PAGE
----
The rise in allegations of sexual assault and harasment since Sarah Everards death has sparked a national conversation about women's safety, and students around the UK have risen to the challenge of tackalling issues of rape culture and sexual harassment in schools. 


The statistic 97% has been displayed all over social media and school students have taken movements to their school by wearing red, carrying signs and writing 97% on their hands in solidarity. A student at a school in greater london said that “Students decided to wear red in support for the cause and in response to the issue of sexual violence against women.”


I spoke to a few female students and asked them what action they hoped that their school would take. Grace at St Philomena’s in carshalton said that “Schools can tackle sexual misconduct by educating everyone on how to identify types of sexual misconduct and assault.” She specified how important it is to educate students on consent from a young age so that students can “know when they are not safe or if they have previously been assaulted.” 


Another female student added that schools should “spread awareness” to tackle rape culture and misogyny within schools. As well as “teaching boys from a young age of the importance of consent and other important issues around treating others with respect.” Identifying how “this can help to dismantle the culture that normalises male violence and harassment of women.”


Students also focused a large proprtion of their campaigns on the importance of criminal reform and how “it is also up to the criminal justice system to enforce stricter sentances for  rape and sexual assault charges, as it can only become less common if it is seen as a serious crime and treated as such.”


Rape culture and misogony within schools is an ongoing issue that the government should prioritise. Students have specified how “It must be a priority to teach boys how they can make women feel safe in public and ensure that they are educated on how to have healthy, safe and consensual relationships”. Schools have a responsibility and duty of care to teach students consent and the importance of healthy relationships as if this is done correctly it can help to tackle the issue of gender based violence and reduce the justified fear many women feel when in public spaces.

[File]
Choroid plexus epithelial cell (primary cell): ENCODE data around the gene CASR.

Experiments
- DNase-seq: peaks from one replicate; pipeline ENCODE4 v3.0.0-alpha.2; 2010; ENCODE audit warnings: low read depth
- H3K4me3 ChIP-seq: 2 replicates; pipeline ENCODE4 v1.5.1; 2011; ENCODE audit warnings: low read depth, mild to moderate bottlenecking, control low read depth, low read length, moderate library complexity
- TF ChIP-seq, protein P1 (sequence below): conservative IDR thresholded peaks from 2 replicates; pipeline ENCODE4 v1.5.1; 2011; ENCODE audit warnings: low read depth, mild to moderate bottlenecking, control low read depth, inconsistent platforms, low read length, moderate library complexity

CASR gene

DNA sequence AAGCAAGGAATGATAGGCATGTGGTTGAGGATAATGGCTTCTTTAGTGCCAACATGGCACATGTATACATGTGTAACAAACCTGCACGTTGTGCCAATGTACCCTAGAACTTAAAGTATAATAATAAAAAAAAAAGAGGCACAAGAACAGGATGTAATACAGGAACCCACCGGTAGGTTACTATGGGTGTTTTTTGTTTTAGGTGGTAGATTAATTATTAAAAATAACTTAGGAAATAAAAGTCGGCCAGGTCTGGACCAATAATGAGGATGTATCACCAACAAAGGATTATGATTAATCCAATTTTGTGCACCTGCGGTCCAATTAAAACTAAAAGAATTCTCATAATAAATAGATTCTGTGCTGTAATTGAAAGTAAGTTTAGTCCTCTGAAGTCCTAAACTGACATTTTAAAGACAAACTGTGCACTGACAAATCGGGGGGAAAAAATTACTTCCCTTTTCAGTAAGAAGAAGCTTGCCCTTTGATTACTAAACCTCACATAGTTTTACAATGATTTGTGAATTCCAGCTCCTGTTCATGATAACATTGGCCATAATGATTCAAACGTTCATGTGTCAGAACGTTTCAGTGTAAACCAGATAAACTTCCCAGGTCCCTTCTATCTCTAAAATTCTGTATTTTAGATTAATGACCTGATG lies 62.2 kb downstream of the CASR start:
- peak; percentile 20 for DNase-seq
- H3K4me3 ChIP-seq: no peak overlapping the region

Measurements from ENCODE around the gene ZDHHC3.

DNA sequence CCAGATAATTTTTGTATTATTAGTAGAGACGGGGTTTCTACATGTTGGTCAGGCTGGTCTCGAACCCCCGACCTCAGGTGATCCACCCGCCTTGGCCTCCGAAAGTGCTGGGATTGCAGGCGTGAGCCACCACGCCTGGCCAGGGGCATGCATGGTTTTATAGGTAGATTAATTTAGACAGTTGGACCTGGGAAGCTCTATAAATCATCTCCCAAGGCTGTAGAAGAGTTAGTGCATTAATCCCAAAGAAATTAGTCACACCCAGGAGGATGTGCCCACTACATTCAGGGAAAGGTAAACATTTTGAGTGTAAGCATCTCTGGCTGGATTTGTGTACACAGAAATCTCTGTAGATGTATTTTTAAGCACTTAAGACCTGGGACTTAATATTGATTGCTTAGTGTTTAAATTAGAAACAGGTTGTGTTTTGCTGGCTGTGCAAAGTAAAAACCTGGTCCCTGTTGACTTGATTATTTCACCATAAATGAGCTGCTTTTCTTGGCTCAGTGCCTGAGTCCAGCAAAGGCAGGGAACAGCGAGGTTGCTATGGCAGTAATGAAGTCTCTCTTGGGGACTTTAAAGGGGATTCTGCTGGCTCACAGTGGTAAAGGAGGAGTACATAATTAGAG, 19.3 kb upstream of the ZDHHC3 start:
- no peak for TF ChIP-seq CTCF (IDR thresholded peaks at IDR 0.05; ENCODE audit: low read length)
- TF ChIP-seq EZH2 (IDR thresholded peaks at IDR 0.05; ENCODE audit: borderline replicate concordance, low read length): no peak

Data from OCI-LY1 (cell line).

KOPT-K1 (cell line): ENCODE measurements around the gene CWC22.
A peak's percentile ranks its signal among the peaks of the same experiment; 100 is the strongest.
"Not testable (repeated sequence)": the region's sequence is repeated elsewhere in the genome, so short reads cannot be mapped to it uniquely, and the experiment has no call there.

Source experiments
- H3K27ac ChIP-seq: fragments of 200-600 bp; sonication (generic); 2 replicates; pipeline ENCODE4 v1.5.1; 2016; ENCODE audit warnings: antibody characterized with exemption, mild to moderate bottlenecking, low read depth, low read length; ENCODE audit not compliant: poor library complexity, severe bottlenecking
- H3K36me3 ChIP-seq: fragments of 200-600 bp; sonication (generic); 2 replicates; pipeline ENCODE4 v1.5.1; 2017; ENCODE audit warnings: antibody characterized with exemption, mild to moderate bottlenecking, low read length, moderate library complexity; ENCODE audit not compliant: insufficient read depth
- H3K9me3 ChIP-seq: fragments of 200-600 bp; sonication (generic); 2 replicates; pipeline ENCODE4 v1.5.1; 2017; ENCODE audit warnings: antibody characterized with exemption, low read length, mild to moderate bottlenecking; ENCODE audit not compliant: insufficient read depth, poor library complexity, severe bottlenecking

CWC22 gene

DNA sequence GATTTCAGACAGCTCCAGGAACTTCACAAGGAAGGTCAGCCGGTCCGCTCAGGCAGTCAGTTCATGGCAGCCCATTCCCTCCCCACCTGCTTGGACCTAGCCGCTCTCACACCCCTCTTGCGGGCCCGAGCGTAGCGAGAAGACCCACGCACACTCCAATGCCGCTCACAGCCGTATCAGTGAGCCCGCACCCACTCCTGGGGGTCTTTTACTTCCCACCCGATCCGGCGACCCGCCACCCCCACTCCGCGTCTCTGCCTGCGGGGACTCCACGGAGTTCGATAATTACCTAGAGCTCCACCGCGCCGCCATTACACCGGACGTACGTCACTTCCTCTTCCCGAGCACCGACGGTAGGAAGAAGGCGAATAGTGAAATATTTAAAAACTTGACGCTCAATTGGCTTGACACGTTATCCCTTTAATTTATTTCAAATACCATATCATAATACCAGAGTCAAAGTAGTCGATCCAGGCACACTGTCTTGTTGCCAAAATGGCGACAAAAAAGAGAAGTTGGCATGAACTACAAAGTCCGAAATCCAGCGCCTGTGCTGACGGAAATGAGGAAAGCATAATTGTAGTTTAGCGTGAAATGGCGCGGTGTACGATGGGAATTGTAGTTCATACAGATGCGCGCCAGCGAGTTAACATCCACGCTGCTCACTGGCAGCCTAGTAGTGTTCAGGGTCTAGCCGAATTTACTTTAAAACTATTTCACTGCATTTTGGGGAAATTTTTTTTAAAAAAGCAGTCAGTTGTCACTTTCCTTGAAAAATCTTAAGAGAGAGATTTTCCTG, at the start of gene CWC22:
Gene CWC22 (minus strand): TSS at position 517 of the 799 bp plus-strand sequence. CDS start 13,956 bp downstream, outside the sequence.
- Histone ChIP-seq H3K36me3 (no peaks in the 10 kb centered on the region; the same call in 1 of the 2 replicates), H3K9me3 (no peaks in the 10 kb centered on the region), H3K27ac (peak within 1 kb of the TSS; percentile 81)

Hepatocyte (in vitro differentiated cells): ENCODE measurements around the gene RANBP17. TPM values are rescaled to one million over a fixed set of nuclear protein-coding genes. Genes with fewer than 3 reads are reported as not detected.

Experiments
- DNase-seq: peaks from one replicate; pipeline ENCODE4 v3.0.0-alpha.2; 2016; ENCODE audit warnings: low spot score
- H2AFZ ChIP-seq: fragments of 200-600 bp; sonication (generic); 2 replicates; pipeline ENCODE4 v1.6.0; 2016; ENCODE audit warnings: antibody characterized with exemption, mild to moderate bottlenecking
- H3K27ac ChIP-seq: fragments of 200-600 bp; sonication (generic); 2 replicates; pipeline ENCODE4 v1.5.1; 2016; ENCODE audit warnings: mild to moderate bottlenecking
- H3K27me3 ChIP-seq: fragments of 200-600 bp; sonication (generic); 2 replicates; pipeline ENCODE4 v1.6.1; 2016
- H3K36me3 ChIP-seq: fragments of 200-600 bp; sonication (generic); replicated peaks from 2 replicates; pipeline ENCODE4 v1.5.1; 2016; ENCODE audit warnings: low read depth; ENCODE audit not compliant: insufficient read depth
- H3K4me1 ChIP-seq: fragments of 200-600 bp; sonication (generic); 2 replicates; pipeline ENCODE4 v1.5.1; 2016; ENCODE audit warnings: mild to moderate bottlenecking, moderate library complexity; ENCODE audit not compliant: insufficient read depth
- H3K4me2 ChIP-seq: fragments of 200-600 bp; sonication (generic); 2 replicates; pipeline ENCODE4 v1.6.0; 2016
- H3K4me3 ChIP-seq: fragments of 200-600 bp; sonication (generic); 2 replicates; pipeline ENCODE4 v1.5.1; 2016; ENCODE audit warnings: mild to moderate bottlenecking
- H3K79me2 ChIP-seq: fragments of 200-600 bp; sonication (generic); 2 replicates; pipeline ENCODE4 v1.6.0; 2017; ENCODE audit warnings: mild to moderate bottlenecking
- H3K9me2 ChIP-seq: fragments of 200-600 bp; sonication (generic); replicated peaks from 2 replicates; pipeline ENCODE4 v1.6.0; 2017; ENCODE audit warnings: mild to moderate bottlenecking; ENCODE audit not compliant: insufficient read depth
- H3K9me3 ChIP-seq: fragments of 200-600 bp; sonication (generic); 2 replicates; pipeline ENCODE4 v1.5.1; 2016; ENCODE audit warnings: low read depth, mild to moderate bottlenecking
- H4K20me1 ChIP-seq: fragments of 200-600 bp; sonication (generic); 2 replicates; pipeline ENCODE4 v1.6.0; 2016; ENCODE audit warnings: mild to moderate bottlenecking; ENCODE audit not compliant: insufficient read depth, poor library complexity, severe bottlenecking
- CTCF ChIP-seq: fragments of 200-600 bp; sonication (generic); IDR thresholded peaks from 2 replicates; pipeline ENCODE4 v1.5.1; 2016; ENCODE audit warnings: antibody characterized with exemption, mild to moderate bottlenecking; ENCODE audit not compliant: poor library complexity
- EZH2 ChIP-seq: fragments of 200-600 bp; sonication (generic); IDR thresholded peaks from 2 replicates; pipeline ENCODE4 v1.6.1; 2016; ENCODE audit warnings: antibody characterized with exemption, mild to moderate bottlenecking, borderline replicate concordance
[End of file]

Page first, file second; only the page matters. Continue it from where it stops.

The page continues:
As a member of an all girls school Grace Cobb a student at St Philomena’s stated that “ Schools also have a duty to educate girls and young women on how to increase their personal safety, especially in public and in relationships, as although taking extra safety precautions should not be necessary and are not the root cause of the problem, it is nevertheless vital that girls know how to decrease the likelihood of becoming a victim of sexual assault.”


In the future students hope to see more frequent and open discussion around issues of sexual misconduct such as catcalling, and how to react to and cope with receiving public and private harassment. Grace stated that she “would also like to see effective methods of personal safety being taught, such as self defence lessons.”


Students have had to take action where they have felt like those in power both in government and in their schools have failed to do so. We look forward to seeing the action schools will implement to combat this toxic culture that breeds gender based violence and prejudice.